In terms of the selection criteria for primary studies, all topical TTO preparations were eligible. In the included studies, the interventions were as follows: 5% water-based TTO gel, 10% TTO cream, 100% TTO, and 2% butenafine hydrochloride combined with 5% TTO as a cream. Control interventions were as follows: 5% benzoyl peroxide lotion, 1% tolnaftate cream, placebo cream, 1% clotrimazole solution, and placebo cream containing TTO (for studies versus 2% butenafine hydrochloride and 5% TTO cream).

Participants included in the review

Humans with dermatological conditions such as acne, tinea pedis, subungual onychomycosis and toenail onychomycosis.

Outcomes assessed in the review

The outcomes measures were not specified in terms of study selection criteria. Outcome measures used in the included studies were: total number of inflamed and noninflamed lesions (acne), skin tolerance, adverse events, conversion to negative culture (for tinea pedis and onychomycosis), change in clinical symptoms and regrowth of normal nail.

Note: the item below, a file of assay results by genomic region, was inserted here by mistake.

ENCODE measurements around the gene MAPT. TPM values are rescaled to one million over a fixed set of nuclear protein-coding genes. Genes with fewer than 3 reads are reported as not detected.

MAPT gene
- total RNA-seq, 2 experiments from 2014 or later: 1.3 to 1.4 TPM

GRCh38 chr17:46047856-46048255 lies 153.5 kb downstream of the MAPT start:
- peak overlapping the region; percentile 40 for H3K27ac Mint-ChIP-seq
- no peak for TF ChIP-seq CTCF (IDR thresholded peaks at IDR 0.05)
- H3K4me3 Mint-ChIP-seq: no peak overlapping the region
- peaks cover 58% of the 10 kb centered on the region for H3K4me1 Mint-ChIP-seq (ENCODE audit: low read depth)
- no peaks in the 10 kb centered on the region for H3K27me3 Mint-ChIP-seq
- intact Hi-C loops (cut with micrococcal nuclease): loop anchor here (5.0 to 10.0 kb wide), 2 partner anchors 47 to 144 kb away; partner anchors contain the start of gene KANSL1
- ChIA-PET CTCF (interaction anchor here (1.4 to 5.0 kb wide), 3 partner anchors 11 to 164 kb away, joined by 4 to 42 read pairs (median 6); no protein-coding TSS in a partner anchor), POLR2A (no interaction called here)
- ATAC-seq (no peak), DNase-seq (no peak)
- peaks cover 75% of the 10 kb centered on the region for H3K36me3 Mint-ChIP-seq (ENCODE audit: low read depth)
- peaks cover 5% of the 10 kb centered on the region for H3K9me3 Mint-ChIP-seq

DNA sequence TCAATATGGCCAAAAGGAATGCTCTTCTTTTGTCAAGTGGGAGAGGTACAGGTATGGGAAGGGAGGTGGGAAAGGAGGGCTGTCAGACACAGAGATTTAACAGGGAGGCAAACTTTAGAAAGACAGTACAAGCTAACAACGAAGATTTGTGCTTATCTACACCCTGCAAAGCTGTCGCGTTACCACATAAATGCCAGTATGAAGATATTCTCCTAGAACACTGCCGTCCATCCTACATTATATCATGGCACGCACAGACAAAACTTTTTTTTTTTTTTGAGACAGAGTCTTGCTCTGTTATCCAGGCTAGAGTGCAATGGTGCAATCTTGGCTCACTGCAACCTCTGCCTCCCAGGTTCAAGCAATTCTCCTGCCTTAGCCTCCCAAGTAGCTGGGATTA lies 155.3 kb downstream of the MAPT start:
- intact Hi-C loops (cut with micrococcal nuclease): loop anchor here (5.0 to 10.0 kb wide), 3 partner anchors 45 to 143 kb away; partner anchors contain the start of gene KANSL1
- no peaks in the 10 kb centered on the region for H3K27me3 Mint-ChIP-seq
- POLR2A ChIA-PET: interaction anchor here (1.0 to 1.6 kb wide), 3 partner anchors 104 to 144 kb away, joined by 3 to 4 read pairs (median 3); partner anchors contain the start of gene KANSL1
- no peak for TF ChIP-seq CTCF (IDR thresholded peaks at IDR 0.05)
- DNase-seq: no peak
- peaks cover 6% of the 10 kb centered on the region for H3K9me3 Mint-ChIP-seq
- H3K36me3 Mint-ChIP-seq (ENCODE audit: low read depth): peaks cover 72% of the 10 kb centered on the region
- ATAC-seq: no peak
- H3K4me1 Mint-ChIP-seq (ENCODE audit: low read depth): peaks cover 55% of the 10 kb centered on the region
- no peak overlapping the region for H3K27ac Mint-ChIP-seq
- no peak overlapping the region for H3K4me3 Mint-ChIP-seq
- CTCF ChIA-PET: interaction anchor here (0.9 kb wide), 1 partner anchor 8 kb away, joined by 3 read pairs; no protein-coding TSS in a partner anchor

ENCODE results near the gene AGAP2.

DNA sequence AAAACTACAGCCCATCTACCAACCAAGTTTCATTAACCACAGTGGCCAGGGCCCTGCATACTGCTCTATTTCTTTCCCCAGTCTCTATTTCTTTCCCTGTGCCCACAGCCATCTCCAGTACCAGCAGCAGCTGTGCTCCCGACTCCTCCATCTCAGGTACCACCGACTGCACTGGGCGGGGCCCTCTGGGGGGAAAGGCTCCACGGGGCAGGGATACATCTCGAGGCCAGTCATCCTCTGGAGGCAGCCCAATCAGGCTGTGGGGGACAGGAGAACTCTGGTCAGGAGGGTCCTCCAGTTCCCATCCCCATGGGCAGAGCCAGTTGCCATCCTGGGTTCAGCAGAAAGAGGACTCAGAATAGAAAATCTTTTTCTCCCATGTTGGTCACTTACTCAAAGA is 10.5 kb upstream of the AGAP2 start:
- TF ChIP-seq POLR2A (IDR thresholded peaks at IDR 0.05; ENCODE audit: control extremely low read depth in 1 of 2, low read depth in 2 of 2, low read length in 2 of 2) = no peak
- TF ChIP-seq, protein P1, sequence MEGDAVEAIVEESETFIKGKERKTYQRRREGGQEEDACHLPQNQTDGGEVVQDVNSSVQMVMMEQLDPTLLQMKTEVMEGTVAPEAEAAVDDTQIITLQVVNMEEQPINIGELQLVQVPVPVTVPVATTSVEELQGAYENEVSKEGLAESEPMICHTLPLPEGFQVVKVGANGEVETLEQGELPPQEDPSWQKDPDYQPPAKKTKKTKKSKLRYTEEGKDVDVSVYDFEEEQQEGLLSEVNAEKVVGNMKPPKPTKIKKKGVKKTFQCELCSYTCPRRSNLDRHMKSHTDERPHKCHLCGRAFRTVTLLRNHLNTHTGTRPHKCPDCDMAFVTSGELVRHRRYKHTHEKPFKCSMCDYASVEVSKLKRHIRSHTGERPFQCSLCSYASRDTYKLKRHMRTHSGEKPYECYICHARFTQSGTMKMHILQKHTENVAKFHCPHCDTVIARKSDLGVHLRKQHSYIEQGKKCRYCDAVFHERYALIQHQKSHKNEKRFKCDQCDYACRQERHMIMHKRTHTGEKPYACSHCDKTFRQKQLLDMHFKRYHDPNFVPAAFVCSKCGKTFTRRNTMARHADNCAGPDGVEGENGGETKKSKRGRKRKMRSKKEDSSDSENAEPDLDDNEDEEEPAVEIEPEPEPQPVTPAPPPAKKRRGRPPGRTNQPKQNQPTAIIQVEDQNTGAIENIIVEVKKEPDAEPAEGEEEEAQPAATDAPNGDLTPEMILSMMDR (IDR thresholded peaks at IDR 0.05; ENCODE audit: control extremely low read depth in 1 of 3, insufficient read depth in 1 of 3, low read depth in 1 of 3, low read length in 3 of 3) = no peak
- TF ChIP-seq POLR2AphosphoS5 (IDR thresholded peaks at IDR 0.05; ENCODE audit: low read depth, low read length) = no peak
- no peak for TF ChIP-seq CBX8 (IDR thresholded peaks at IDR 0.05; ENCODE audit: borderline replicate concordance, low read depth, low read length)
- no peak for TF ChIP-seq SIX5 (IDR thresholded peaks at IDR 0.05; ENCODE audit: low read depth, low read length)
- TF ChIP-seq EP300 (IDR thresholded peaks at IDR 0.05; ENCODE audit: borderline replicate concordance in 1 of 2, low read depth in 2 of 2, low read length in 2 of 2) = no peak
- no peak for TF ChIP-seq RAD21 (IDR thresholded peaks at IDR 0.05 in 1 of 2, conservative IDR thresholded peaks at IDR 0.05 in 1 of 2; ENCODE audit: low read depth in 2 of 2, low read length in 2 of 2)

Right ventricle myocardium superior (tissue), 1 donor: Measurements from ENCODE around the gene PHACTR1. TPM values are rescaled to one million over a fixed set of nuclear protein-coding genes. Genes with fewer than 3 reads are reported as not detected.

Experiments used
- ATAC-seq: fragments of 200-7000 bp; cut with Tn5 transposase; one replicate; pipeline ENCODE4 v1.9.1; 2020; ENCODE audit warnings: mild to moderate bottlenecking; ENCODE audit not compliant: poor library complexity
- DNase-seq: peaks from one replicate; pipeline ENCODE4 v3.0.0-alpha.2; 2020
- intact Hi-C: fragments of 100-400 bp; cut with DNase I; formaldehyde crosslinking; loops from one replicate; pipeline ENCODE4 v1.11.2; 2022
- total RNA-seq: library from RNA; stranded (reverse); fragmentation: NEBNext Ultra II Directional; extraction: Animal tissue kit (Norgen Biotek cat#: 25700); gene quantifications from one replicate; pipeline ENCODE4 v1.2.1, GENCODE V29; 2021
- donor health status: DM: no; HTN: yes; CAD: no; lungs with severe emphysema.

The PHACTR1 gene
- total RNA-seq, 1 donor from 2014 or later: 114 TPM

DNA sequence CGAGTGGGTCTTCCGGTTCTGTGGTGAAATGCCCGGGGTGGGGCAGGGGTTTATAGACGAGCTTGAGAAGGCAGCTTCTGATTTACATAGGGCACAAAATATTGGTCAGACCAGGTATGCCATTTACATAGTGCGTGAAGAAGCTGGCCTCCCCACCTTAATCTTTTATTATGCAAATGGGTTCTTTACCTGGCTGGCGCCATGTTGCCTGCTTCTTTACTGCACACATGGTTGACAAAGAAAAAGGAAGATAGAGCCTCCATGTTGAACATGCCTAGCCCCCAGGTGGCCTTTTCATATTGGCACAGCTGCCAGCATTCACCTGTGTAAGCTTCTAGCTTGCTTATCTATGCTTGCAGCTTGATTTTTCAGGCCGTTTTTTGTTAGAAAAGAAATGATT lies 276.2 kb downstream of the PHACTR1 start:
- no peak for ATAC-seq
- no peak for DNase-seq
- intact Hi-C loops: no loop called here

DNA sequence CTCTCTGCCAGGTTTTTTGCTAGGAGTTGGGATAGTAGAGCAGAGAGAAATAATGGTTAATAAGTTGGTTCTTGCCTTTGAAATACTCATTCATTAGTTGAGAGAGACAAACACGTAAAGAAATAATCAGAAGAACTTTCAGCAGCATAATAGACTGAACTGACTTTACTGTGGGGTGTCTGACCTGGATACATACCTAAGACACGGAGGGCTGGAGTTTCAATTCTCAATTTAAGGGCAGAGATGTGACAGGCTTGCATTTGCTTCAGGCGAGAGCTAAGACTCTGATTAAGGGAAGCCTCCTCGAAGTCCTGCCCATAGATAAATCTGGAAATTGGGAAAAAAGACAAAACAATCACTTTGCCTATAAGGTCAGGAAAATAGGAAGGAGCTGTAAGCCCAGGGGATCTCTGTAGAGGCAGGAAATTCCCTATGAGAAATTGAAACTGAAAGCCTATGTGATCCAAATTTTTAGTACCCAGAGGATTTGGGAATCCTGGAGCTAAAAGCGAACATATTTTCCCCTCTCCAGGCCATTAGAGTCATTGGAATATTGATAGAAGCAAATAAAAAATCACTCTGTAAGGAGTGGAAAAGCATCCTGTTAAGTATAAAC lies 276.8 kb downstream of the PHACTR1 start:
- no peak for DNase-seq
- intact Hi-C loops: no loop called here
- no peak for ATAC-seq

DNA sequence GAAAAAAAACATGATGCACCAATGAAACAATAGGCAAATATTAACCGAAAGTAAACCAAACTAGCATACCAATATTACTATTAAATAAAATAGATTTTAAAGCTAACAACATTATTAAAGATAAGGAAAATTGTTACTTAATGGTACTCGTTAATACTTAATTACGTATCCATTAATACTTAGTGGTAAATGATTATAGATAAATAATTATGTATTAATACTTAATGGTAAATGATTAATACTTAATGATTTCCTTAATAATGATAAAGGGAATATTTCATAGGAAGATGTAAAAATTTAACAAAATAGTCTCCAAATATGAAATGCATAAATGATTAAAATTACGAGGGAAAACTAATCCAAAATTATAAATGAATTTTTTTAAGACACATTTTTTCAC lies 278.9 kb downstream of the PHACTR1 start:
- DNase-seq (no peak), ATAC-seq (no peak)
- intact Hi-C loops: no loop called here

How were decisions on the relevance of primary studies made?

All studies were read by two independent reviewers, and any discrepancies were resolved through discussion.

Assessment of study quality

The methodological quality of all of the included studies was evaluated using the Jadad score (see Other Publications of Related Interest). All studies were read by two independent reviewers, and any discrepancies were resolved through discussion.

Data extraction